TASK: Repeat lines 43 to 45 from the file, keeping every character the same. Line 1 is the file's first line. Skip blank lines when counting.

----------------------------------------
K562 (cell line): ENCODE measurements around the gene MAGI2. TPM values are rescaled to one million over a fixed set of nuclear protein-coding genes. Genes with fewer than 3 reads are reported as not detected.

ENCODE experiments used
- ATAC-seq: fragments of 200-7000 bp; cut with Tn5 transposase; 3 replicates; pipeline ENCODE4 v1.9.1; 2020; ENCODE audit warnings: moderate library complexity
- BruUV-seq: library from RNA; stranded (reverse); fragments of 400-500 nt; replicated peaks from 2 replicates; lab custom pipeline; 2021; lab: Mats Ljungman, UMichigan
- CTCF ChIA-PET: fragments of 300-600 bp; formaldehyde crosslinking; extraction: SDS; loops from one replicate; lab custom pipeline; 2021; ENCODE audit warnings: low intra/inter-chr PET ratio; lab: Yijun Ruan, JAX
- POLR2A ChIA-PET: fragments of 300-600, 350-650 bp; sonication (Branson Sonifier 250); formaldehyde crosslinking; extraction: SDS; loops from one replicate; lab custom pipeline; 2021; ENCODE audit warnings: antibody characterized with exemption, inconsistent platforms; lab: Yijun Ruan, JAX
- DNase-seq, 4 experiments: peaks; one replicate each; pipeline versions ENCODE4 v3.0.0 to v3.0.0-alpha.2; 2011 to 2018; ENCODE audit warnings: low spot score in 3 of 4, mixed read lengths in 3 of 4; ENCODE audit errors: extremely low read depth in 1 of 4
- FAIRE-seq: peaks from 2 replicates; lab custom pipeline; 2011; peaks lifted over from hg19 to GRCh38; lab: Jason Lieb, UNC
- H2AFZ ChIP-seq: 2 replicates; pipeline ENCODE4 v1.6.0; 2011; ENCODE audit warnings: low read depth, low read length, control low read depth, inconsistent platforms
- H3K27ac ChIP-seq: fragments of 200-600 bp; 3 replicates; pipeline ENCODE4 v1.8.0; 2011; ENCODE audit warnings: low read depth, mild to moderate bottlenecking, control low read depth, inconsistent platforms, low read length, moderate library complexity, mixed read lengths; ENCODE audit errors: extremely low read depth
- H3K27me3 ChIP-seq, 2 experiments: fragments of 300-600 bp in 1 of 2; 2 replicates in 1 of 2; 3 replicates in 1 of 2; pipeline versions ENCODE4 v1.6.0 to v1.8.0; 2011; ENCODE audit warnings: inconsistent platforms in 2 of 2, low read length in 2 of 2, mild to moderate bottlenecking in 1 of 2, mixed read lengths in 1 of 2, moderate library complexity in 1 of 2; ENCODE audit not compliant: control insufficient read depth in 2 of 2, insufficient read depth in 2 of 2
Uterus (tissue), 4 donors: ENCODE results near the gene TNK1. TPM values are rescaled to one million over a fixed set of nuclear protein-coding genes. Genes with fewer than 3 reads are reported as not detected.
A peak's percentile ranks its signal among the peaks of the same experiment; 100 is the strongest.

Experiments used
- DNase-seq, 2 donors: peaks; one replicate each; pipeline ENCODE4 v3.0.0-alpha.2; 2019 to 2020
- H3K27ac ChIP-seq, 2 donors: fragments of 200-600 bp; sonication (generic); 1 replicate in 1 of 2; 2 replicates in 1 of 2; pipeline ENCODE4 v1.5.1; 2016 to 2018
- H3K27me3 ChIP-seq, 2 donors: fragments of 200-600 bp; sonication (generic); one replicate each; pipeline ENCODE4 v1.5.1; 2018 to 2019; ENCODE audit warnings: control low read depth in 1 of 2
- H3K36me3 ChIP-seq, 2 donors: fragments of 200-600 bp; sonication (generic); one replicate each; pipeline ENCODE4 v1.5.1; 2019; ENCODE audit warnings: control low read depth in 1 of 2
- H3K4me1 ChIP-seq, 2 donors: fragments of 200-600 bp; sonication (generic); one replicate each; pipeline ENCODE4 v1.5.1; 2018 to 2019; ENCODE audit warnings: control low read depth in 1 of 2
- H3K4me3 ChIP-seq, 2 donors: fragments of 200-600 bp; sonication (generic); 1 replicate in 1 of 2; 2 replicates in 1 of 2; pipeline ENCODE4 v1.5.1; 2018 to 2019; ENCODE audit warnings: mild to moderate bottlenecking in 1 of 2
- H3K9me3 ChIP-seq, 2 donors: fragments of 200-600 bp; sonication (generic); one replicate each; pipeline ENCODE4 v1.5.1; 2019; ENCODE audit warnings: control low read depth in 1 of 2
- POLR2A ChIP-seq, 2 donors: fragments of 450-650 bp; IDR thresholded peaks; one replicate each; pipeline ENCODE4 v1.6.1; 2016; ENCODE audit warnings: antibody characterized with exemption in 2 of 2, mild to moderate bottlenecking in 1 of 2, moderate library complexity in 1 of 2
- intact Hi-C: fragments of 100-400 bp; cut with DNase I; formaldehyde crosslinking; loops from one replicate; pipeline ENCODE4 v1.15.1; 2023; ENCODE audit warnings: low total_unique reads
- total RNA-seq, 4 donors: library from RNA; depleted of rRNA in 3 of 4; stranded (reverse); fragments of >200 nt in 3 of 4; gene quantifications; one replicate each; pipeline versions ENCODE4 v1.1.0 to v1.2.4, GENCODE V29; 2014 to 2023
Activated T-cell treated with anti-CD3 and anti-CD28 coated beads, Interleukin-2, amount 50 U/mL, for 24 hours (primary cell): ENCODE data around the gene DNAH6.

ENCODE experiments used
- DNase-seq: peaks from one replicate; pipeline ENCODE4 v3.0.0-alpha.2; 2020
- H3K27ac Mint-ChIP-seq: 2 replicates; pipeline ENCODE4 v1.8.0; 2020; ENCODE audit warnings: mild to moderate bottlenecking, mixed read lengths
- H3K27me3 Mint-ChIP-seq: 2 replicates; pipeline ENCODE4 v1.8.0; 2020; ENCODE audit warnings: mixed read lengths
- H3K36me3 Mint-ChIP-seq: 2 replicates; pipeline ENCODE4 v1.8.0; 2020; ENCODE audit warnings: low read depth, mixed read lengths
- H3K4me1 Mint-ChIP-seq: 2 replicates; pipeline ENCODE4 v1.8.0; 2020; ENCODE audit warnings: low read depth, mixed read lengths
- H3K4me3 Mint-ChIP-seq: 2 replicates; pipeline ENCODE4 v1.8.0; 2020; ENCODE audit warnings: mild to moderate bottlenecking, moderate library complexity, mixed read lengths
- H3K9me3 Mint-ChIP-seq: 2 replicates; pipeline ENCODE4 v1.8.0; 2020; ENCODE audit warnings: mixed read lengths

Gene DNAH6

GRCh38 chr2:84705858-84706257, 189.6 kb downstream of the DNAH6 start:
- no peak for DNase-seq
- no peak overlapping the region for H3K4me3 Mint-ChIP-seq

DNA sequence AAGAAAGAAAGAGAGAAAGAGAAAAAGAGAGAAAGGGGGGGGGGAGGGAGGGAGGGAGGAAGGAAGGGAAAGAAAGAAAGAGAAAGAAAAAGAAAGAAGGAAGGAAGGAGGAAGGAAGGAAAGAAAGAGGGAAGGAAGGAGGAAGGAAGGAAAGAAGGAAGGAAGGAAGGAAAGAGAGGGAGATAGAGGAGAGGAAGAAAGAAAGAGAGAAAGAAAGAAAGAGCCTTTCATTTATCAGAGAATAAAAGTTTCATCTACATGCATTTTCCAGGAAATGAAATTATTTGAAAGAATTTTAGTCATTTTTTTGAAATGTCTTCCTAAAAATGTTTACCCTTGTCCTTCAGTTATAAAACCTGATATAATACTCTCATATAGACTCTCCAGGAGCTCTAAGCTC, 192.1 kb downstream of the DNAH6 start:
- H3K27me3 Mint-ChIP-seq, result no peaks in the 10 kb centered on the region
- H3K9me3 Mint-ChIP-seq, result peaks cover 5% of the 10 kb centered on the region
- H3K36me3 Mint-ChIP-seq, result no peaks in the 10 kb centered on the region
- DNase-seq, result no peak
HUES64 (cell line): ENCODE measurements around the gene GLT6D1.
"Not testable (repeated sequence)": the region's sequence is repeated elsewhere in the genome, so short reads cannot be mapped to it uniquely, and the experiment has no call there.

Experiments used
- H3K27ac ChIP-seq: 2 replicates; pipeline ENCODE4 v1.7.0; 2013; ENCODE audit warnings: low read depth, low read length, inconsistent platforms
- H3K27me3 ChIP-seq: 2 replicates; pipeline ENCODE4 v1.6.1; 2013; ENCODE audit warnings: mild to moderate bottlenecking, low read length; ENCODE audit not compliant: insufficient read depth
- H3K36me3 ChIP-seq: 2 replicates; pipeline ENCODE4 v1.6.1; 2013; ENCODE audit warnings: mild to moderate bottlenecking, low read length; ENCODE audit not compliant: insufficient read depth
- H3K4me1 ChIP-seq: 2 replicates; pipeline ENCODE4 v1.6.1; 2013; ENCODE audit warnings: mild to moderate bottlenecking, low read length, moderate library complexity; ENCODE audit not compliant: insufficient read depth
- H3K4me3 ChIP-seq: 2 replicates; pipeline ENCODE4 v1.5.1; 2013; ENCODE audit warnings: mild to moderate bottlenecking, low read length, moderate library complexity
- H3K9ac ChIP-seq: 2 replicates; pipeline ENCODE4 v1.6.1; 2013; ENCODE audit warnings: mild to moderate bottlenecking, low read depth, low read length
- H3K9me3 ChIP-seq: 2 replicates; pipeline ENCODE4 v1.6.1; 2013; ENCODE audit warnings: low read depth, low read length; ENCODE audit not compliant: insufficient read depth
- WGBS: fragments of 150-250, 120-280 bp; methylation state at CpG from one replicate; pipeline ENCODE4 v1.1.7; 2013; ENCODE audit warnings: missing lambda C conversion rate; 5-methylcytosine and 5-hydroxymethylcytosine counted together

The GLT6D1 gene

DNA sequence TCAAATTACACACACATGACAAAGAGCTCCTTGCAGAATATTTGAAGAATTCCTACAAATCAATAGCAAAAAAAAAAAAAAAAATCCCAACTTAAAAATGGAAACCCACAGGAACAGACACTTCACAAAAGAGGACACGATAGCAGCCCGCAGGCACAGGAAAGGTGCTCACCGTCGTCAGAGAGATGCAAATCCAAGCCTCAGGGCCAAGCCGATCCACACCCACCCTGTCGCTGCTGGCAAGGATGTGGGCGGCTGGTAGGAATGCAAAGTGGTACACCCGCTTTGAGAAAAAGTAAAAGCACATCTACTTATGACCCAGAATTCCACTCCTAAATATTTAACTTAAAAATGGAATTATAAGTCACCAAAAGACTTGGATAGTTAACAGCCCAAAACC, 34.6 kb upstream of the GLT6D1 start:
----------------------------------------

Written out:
HUES64 (cell line): ENCODE measurements around the gene GLT6D1.
"Not testable (repeated sequence)": the region's sequence is repeated elsewhere in the genome, so short reads cannot be mapped to it uniquely, and the experiment has no call there.

Experiments used